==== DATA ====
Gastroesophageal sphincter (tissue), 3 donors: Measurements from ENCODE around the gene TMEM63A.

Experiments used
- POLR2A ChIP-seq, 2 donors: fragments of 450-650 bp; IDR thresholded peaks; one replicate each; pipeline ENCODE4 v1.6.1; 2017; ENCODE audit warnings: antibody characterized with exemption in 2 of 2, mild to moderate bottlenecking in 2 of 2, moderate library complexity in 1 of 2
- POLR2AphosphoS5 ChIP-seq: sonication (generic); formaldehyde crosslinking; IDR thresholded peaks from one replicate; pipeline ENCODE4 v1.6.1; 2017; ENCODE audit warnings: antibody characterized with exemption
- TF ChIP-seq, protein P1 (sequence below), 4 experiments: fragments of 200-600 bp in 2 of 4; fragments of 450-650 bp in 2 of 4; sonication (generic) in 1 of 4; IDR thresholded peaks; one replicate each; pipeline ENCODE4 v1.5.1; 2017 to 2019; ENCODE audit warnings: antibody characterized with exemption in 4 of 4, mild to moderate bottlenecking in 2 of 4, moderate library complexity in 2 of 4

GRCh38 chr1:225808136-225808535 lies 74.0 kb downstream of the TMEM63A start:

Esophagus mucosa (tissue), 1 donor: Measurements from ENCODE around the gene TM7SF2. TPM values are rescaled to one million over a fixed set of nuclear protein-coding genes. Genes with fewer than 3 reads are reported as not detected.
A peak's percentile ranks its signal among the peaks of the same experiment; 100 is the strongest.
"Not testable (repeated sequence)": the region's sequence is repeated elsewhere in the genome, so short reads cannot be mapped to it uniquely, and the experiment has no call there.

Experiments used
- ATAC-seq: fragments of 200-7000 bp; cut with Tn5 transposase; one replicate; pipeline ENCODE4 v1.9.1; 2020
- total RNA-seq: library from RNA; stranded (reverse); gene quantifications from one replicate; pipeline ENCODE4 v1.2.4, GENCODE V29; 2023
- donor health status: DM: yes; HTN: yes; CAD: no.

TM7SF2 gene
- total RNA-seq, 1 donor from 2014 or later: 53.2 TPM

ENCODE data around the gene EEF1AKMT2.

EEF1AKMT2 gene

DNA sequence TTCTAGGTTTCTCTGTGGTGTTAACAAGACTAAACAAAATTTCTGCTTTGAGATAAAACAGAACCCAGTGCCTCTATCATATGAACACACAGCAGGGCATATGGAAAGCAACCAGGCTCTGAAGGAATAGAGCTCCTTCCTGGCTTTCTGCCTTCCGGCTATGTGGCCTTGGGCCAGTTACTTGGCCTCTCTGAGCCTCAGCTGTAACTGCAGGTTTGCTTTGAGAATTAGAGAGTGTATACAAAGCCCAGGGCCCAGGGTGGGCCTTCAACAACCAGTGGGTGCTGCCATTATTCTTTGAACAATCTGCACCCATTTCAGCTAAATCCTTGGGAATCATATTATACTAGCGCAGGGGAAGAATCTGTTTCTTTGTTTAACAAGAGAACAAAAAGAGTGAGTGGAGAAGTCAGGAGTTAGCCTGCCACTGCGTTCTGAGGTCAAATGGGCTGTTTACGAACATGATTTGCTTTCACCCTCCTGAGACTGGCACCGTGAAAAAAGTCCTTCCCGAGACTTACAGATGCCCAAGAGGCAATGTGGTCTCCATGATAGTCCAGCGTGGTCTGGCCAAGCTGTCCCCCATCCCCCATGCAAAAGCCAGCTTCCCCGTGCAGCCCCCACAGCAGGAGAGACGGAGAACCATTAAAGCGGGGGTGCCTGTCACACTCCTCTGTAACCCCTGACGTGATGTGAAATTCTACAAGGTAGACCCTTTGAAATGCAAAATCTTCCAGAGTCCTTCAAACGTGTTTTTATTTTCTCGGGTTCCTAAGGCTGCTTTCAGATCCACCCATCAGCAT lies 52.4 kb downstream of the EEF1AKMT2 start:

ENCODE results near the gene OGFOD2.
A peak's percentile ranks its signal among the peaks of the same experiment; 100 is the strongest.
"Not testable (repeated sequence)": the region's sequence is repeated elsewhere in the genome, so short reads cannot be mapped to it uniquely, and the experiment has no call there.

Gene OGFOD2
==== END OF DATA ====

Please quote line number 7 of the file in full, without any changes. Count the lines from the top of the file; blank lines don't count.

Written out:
Esophagus mucosa (tissue), 1 donor: Measurements from ENCODE around the gene TM7SF2. TPM values are rescaled to one million over a fixed set of nuclear protein-coding genes. Genes with fewer than 3 reads are reported as not detected.